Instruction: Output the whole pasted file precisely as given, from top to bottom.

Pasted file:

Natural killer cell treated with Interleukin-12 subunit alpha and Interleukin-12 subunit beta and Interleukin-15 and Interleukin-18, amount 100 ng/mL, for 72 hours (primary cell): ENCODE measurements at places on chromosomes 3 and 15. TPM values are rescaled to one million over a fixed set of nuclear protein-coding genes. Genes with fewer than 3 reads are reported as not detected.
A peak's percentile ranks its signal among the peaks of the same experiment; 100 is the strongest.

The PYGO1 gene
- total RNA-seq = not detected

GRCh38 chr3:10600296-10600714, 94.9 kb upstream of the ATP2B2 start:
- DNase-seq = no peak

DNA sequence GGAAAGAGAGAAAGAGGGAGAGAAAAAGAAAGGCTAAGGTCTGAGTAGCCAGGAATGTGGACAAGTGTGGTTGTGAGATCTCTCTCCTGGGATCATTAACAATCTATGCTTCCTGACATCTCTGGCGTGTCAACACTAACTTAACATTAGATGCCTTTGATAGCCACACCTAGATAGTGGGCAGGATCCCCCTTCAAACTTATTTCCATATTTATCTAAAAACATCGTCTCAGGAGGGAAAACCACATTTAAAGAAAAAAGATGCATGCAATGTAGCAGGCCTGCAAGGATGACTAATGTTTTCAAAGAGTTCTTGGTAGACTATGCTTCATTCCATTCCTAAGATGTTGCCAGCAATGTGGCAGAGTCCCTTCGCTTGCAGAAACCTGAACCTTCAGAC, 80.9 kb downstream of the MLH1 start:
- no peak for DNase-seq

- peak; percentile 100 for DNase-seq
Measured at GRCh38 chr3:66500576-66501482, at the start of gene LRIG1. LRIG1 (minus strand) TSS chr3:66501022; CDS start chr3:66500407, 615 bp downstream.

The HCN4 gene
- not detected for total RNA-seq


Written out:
Natural killer cell treated with Interleukin-12 subunit alpha and Interleukin-12 subunit beta and Interleukin-15 and Interleukin-18, amount 100 ng/mL, for 72 hours (primary cell): ENCODE measurements at places on chromosomes 3 and 15. TPM values are rescaled to one million over a fixed set of nuclear protein-coding genes. Genes with fewer than 3 reads are reported as not detected.
A peak's percentile ranks its signal among the peaks of the same experiment; 100 is the strongest.

The PYGO1 gene
- total RNA-seq = not detected

GRCh38 chr3:10600296-10600714, 94.9 kb upstream of the ATP2B2 start:
- DNase-seq = no peak

DNA sequence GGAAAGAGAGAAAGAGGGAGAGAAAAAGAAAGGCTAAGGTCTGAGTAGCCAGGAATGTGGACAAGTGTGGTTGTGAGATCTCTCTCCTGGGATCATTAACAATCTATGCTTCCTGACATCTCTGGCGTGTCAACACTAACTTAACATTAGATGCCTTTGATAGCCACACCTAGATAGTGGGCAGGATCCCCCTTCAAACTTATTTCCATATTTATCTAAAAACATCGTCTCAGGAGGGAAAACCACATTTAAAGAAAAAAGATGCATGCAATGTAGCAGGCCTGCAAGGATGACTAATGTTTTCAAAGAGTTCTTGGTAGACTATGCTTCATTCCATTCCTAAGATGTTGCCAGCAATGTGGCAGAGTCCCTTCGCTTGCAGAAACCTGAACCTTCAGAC, 80.9 kb downstream of the MLH1 start:
- no peak for DNase-seq

- peak; percentile 100 for DNase-seq
Measured at GRCh38 chr3:66500576-66501482, at the start of gene LRIG1. LRIG1 (minus strand) TSS chr3:66501022; CDS start chr3:66500407, 615 bp downstream.

The HCN4 gene
- not detected for total RNA-seq